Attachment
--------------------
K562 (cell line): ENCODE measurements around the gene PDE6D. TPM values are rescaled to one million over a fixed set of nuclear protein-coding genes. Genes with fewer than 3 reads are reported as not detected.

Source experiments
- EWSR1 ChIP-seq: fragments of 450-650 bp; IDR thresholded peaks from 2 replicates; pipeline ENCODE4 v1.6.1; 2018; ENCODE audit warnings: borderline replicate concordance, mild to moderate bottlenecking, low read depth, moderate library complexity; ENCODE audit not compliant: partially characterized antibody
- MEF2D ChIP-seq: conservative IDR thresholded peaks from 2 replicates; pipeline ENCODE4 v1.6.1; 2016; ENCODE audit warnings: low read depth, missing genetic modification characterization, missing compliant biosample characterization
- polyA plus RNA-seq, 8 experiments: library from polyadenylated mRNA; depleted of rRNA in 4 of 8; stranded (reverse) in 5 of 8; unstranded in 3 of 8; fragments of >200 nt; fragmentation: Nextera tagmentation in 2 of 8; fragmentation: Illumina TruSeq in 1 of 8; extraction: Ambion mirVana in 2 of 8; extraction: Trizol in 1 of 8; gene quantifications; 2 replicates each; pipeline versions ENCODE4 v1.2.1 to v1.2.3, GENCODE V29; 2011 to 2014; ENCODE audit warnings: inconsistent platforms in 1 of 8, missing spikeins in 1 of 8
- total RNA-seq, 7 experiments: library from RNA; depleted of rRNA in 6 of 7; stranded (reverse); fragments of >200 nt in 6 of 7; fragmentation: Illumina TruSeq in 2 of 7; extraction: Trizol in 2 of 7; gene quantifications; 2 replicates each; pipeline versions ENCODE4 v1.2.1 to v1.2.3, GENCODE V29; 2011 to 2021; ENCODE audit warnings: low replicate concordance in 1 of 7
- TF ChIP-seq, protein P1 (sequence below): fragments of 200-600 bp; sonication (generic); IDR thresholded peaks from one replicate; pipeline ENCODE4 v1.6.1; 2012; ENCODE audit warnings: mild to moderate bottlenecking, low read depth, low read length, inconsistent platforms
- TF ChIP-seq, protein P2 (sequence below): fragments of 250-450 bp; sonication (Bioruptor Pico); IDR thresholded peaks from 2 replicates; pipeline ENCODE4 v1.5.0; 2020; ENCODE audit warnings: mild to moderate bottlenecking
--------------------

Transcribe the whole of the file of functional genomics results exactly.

K562 (cell line): ENCODE measurements around the gene PDE6D. TPM values are rescaled to one million over a fixed set of nuclear protein-coding genes. Genes with fewer than 3 reads are reported as not detected.

Source experiments
- EWSR1 ChIP-seq: fragments of 450-650 bp; IDR thresholded peaks from 2 replicates; pipeline ENCODE4 v1.6.1; 2018; ENCODE audit warnings: borderline replicate concordance, mild to moderate bottlenecking, low read depth, moderate library complexity; ENCODE audit not compliant: partially characterized antibody
- MEF2D ChIP-seq: conservative IDR thresholded peaks from 2 replicates; pipeline ENCODE4 v1.6.1; 2016; ENCODE audit warnings: low read depth, missing genetic modification characterization, missing compliant biosample characterization
- polyA plus RNA-seq, 8 experiments: library from polyadenylated mRNA; depleted of rRNA in 4 of 8; stranded (reverse) in 5 of 8; unstranded in 3 of 8; fragments of >200 nt; fragmentation: Nextera tagmentation in 2 of 8; fragmentation: Illumina TruSeq in 1 of 8; extraction: Ambion mirVana in 2 of 8; extraction: Trizol in 1 of 8; gene quantifications; 2 replicates each; pipeline versions ENCODE4 v1.2.1 to v1.2.3, GENCODE V29; 2011 to 2014; ENCODE audit warnings: inconsistent platforms in 1 of 8, missing spikeins in 1 of 8
- total RNA-seq, 7 experiments: library from RNA; depleted of rRNA in 6 of 7; stranded (reverse); fragments of >200 nt in 6 of 7; fragmentation: Illumina TruSeq in 2 of 7; extraction: Trizol in 2 of 7; gene quantifications; 2 replicates each; pipeline versions ENCODE4 v1.2.1 to v1.2.3, GENCODE V29; 2011 to 2021; ENCODE audit warnings: low replicate concordance in 1 of 7
- TF ChIP-seq, protein P1 (sequence below): fragments of 200-600 bp; sonication (generic); IDR thresholded peaks from one replicate; pipeline ENCODE4 v1.6.1; 2012; ENCODE audit warnings: mild to moderate bottlenecking, low read depth, low read length, inconsistent platforms
- TF ChIP-seq, protein P2 (sequence below): fragments of 250-450 bp; sonication (Bioruptor Pico); IDR thresholded peaks from 2 replicates; pipeline ENCODE4 v1.5.0; 2020; ENCODE audit warnings: mild to moderate bottlenecking